Storytelling Arts of Indiana brought 7th-generation ballad singer Sheila Kay Adams to Indianapolis from North Carolina for one glorious program of hilarious stories, heart-tuning songs, and deft banjo playing.
Adams often stands with her hands in her pockets as she tells but closes her eyes as she sings acapella. She mentioned doing whatever she wants now that she’s in her 60s and her eyes are as bright and mischievous as a child’s. She wore black high-tops under her silk slacks and dressy sweater on stage at the Indiana History Center Saturday night.
I laughed until I hurt over her story of taking several granny ballad singers to Washington, D.C. in 1976 for the Smithsonian Folklife Festival. They finally made it through airport security even though one granny had what she always carried in her pocketbook and all six chambers were loaded.
Then another granny put a wad of snuff inside her lip just before they went on to the outdoor stage. To the thousands of people in the audience, it looked like that mountain woman was spitting into her pocketbook.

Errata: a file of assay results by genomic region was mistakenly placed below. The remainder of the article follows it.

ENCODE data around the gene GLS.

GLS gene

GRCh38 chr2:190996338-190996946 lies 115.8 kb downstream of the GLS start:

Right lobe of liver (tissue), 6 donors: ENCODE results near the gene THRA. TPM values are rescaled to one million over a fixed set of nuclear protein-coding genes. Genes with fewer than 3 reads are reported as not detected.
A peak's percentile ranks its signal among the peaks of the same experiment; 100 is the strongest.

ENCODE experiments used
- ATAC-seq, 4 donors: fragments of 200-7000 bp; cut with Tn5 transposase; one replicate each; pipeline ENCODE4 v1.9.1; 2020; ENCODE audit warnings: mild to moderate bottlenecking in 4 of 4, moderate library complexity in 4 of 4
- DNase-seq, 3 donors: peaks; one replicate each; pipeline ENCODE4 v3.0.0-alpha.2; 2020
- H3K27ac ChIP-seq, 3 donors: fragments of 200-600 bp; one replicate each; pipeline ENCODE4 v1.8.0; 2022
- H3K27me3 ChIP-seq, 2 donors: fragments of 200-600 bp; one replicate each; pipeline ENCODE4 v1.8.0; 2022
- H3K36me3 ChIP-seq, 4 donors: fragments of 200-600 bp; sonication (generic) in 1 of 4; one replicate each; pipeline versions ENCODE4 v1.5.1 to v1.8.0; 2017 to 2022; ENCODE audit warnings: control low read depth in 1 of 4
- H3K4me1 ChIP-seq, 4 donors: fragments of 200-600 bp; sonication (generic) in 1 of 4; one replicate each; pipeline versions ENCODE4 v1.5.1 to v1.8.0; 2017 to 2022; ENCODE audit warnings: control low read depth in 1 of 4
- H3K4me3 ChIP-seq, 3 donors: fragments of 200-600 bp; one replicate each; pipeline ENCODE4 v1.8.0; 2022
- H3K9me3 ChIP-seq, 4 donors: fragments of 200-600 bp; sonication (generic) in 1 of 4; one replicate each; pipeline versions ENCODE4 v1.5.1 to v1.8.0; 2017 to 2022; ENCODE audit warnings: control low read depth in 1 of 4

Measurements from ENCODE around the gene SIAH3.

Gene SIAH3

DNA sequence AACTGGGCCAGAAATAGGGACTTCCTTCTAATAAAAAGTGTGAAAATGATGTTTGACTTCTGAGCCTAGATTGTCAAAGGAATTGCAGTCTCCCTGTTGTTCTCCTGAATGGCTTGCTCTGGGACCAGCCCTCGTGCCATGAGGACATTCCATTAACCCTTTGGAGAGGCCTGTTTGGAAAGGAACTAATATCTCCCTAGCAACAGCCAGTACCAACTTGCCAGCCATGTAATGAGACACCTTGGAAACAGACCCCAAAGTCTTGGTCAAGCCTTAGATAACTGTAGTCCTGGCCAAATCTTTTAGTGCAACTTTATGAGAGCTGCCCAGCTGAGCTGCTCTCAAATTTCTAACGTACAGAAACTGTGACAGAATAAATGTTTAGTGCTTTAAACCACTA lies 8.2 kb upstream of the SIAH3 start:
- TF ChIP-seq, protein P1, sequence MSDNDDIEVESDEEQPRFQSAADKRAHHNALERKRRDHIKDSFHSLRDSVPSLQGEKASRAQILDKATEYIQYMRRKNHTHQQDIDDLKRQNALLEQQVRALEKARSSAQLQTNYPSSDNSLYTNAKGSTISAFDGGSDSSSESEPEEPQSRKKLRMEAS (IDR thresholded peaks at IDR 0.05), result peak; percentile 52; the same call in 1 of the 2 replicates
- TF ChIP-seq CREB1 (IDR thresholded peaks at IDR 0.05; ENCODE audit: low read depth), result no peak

Adams said, “I didn’t fault them for their ignorance but if you’ve got a granny that uses snuff, you know that she had a cup down inside that pocketbook and she was drillin’ it. She might’ve filled it half full but nary a drop spilled over the sides.”
Or the story of a small North Carolina town’s resident “rocket scientist” that tweaked the annual Christmas pageant with increasingly daring features to increase attendance. It worked until the year they rigged cables for the angel to come flying in over the courthouse from Corkscrew Road...and the brakes failed.
Adams’ timing is exquisite as is her sense of which details will make a story come alive for the audience. She is careful to credit the masters from whom she learned her songs and stories.
Her North Carolina accent is lovely, of course, but when she sings, her voice has a sturdy yet haunting beauty that is even more special. She shared a rich variety of songs with us - everything from a declaration of love and yearning that moved me to tears, to a funny song that played with words, to a longer ballad of a lord’s wife that cheated with “Little Matthew Groves” and got caught, to a season-appropriate ballad about cherry trees giving their fruit to Mary because they recognized her as the mother of Jesus.
Adams also played a song or two on a banjo using the claw-hammer style. It looked impossibly simple for how intricate it sounded. The final song of the evening was “a repeater” about going back to North Carolina. She invited the audience to sing along and we did gladly.
The next visiting storyteller in Storytelling Arts of Indiana’s 2014-2015 season is Jon Spelman with “Prostate Dialogues and Tales of the Tallywacker” on Saturday, January 10, 2015 at the Indiana History Center.